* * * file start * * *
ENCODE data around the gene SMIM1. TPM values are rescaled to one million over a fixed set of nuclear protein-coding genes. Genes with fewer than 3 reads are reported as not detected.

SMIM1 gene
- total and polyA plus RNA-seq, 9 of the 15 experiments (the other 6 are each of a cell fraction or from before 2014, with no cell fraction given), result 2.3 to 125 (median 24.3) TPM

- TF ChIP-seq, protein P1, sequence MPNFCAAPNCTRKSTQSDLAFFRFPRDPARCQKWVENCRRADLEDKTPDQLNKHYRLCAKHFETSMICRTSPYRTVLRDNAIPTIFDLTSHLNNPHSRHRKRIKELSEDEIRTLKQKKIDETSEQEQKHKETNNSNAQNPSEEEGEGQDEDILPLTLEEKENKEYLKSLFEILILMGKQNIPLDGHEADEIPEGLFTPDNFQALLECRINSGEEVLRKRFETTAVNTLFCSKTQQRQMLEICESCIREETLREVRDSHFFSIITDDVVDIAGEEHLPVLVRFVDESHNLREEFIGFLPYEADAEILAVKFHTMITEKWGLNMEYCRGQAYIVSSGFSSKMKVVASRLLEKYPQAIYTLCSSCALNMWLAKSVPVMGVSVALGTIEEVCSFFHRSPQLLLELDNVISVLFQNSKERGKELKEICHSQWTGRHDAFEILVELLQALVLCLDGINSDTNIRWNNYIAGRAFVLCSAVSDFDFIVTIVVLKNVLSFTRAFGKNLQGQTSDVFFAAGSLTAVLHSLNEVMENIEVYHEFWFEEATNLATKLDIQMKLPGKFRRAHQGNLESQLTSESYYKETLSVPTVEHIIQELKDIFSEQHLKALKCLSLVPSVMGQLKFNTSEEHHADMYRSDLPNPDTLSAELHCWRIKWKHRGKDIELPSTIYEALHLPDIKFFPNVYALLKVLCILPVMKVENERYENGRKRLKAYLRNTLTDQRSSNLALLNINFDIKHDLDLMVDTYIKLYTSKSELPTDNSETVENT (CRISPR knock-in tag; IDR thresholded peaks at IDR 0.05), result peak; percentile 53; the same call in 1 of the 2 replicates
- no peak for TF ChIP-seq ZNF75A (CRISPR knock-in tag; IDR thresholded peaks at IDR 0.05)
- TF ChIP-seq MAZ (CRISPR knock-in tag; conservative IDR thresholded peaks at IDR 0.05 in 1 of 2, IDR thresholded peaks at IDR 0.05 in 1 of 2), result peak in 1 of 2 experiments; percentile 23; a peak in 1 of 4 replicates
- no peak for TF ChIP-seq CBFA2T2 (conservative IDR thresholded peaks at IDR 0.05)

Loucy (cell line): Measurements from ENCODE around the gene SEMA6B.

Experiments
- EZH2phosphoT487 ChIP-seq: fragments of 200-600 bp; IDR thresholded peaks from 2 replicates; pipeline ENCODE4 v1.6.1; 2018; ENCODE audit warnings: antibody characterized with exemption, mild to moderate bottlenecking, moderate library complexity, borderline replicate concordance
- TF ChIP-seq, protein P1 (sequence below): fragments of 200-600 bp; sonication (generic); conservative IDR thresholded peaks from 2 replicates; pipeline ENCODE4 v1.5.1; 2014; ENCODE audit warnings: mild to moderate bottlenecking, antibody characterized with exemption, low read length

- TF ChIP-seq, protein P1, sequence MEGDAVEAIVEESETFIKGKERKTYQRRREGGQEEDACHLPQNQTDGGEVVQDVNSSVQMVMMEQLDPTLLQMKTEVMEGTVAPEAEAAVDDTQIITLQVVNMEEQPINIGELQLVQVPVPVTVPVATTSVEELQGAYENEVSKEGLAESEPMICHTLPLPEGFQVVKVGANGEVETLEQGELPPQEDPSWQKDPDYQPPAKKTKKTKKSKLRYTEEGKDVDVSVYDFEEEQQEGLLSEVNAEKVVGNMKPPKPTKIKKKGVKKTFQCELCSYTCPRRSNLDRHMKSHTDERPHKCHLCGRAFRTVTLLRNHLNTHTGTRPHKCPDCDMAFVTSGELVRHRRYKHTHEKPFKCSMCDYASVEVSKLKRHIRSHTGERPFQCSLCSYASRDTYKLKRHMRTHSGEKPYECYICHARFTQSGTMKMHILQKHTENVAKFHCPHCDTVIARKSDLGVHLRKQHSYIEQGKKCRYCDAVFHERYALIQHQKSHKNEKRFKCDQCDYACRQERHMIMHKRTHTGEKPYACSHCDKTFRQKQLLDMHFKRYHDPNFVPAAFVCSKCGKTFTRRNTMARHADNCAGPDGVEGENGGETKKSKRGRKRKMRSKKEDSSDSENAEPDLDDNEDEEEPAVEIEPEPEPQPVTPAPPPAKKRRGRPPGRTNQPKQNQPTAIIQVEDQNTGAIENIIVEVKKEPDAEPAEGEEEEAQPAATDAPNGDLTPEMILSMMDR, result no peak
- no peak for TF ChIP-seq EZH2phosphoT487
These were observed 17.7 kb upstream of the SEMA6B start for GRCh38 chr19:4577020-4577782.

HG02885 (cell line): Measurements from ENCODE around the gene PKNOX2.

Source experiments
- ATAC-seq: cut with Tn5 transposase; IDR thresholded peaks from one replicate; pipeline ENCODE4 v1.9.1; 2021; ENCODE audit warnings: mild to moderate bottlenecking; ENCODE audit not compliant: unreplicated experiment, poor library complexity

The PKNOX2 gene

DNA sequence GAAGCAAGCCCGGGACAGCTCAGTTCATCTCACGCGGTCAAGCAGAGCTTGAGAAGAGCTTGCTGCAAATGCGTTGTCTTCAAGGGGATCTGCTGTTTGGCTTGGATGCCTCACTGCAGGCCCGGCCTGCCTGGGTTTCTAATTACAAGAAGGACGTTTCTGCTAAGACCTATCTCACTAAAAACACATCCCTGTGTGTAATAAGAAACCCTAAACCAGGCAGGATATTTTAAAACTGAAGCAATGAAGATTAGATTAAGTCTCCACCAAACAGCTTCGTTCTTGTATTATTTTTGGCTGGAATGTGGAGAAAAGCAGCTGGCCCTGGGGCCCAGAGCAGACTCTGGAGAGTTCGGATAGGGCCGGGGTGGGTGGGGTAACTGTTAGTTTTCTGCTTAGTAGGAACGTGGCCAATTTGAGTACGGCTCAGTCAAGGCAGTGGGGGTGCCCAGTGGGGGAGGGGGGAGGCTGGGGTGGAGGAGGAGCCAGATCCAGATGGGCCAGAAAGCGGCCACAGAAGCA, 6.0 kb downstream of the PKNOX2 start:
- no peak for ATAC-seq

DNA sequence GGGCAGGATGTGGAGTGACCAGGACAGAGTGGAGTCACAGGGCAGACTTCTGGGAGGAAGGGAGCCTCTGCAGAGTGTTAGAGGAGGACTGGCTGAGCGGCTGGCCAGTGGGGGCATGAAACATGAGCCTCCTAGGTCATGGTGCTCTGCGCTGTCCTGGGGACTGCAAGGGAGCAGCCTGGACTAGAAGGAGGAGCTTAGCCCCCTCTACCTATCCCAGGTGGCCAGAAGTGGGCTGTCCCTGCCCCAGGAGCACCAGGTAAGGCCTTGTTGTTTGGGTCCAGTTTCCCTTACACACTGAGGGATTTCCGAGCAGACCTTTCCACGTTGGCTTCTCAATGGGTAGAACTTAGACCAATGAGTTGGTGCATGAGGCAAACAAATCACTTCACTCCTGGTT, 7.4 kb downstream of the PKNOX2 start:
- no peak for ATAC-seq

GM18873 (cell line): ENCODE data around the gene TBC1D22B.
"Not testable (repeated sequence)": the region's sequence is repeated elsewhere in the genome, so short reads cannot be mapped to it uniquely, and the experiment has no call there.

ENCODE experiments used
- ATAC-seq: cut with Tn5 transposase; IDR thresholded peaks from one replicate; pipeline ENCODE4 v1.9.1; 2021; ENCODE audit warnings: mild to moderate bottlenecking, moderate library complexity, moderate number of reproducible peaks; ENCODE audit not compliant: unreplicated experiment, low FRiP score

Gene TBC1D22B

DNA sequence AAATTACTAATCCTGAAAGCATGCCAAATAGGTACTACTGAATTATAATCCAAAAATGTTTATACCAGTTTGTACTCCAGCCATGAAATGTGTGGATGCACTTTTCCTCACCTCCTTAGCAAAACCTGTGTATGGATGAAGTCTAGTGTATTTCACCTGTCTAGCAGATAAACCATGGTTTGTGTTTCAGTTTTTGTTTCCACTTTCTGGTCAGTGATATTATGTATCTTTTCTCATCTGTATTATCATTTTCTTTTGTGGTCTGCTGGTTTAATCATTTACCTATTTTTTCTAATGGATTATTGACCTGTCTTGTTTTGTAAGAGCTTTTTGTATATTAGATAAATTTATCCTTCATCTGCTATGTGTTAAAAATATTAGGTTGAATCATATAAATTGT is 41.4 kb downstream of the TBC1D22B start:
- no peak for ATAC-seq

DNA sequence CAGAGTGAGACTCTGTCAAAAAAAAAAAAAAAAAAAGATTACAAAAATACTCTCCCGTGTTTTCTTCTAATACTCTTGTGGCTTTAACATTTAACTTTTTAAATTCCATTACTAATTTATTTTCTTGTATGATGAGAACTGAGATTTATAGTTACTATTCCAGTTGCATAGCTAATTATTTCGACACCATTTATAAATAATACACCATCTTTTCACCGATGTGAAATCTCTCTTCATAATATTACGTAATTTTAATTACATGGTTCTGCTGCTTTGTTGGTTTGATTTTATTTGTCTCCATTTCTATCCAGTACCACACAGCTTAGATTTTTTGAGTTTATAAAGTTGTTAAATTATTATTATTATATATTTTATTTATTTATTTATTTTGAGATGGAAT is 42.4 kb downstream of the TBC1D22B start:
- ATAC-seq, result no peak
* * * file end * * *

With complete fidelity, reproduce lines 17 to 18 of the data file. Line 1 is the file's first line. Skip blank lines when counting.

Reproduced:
- ATAC-seq: cut with Tn5 transposase; IDR thresholded peaks from one replicate; pipeline ENCODE4 v1.9.1; 2021; ENCODE audit warnings: mild to moderate bottlenecking; ENCODE audit not compliant: unreplicated experiment, poor library complexity

The PKNOX2 gene